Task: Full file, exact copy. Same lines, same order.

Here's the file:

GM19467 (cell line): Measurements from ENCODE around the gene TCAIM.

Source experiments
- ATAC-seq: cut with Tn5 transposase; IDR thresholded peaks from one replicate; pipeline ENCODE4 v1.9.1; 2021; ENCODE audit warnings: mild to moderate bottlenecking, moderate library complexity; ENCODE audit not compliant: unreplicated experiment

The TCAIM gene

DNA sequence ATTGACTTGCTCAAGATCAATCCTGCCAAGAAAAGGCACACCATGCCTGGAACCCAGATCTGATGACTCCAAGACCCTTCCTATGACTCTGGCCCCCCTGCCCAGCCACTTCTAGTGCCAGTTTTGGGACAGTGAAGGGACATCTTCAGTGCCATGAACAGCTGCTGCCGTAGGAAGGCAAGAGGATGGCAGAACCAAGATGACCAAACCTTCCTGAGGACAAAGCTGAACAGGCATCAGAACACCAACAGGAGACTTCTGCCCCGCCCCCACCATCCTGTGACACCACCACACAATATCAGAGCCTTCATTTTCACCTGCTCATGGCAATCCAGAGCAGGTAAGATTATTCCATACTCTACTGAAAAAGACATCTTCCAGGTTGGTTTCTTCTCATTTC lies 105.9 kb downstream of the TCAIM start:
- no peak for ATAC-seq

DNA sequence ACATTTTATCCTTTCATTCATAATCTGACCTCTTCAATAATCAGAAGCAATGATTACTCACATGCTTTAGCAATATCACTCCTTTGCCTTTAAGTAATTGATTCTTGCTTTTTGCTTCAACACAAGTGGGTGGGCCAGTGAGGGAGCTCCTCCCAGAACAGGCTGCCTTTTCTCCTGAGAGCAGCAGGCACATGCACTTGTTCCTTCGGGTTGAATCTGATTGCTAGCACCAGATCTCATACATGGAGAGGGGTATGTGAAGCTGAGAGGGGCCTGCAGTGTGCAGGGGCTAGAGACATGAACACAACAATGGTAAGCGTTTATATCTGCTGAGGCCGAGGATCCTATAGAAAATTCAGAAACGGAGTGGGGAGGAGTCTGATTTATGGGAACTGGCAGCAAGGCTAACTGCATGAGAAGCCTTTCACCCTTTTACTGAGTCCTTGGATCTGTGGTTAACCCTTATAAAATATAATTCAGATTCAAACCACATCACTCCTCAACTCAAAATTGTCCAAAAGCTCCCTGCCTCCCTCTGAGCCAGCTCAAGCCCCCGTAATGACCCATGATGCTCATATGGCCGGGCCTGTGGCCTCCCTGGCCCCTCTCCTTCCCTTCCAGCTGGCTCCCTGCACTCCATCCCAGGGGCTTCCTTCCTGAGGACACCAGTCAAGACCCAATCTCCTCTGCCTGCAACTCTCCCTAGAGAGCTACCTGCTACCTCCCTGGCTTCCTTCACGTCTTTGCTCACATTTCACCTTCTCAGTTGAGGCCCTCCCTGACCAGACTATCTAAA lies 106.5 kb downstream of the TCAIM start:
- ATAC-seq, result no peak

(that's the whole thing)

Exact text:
GM19467 (cell line): Measurements from ENCODE around the gene TCAIM.

Source experiments
- ATAC-seq: cut with Tn5 transposase; IDR thresholded peaks from one replicate; pipeline ENCODE4 v1.9.1; 2021; ENCODE audit warnings: mild to moderate bottlenecking, moderate library complexity; ENCODE audit not compliant: unreplicated experiment

The TCAIM gene

DNA sequence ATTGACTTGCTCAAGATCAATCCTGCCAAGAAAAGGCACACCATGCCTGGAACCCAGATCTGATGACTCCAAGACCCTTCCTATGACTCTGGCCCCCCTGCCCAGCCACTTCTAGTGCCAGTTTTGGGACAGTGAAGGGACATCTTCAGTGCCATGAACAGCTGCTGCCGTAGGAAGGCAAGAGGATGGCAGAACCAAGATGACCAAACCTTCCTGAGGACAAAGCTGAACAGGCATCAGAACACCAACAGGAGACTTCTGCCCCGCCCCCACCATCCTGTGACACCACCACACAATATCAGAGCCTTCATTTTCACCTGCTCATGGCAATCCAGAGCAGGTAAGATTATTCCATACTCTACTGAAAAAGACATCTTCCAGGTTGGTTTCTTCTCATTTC lies 105.9 kb downstream of the TCAIM start:
- no peak for ATAC-seq

DNA sequence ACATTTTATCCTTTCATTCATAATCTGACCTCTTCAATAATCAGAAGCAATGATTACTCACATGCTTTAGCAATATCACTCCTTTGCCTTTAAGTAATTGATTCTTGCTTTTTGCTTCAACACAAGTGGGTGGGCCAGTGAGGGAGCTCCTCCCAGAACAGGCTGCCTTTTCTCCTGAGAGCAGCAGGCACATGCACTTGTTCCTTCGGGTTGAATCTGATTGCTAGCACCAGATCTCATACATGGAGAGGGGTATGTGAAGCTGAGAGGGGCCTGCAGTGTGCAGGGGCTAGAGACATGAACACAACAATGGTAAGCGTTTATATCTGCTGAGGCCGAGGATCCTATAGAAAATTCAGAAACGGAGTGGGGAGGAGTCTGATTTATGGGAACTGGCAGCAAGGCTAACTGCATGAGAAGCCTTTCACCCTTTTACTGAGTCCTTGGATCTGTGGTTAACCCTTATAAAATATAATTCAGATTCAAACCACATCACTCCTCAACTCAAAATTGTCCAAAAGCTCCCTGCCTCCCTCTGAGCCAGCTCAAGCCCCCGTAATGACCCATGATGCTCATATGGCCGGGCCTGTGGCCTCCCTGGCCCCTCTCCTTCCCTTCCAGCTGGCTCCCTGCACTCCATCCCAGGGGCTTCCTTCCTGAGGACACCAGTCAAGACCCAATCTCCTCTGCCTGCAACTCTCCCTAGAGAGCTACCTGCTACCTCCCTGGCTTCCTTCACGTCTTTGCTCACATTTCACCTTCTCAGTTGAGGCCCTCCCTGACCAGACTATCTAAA lies 106.5 kb downstream of the TCAIM start:
- ATAC-seq, result no peak